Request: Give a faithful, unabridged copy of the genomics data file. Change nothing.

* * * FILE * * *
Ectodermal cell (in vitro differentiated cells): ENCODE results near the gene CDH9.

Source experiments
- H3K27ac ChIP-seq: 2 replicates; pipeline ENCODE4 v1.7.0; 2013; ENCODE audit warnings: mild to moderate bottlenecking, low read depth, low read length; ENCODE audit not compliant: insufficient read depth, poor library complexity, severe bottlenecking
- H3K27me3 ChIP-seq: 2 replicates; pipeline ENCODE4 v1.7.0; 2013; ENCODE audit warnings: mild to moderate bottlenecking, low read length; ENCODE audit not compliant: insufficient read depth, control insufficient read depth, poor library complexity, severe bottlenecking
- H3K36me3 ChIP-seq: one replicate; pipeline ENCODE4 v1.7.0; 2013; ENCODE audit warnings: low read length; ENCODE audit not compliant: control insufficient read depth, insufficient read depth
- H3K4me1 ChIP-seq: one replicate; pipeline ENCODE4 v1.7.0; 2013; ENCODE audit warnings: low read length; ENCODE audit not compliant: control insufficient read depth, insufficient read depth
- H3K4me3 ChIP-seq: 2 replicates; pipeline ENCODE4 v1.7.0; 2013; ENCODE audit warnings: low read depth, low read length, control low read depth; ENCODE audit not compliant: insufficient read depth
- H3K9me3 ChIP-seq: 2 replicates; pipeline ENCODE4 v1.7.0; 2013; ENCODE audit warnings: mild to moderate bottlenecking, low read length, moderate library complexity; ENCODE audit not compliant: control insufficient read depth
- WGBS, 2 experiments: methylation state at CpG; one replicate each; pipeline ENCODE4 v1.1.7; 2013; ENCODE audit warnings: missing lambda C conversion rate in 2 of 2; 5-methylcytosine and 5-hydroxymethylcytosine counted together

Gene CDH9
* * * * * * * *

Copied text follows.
Ectodermal cell (in vitro differentiated cells): ENCODE results near the gene CDH9.

Source experiments
- H3K27ac ChIP-seq: 2 replicates; pipeline ENCODE4 v1.7.0; 2013; ENCODE audit warnings: mild to moderate bottlenecking, low read depth, low read length; ENCODE audit not compliant: insufficient read depth, poor library complexity, severe bottlenecking
- H3K27me3 ChIP-seq: 2 replicates; pipeline ENCODE4 v1.7.0; 2013; ENCODE audit warnings: mild to moderate bottlenecking, low read length; ENCODE audit not compliant: insufficient read depth, control insufficient read depth, poor library complexity, severe bottlenecking
- H3K36me3 ChIP-seq: one replicate; pipeline ENCODE4 v1.7.0; 2013; ENCODE audit warnings: low read length; ENCODE audit not compliant: control insufficient read depth, insufficient read depth
- H3K4me1 ChIP-seq: one replicate; pipeline ENCODE4 v1.7.0; 2013; ENCODE audit warnings: low read length; ENCODE audit not compliant: control insufficient read depth, insufficient read depth
- H3K4me3 ChIP-seq: 2 replicates; pipeline ENCODE4 v1.7.0; 2013; ENCODE audit warnings: low read depth, low read length, control low read depth; ENCODE audit not compliant: insufficient read depth
- H3K9me3 ChIP-seq: 2 replicates; pipeline ENCODE4 v1.7.0; 2013; ENCODE audit warnings: mild to moderate bottlenecking, low read length, moderate library complexity; ENCODE audit not compliant: control insufficient read depth
- WGBS, 2 experiments: methylation state at CpG; one replicate each; pipeline ENCODE4 v1.1.7; 2013; ENCODE audit warnings: missing lambda C conversion rate in 2 of 2; 5-methylcytosine and 5-hydroxymethylcytosine counted together

Gene CDH9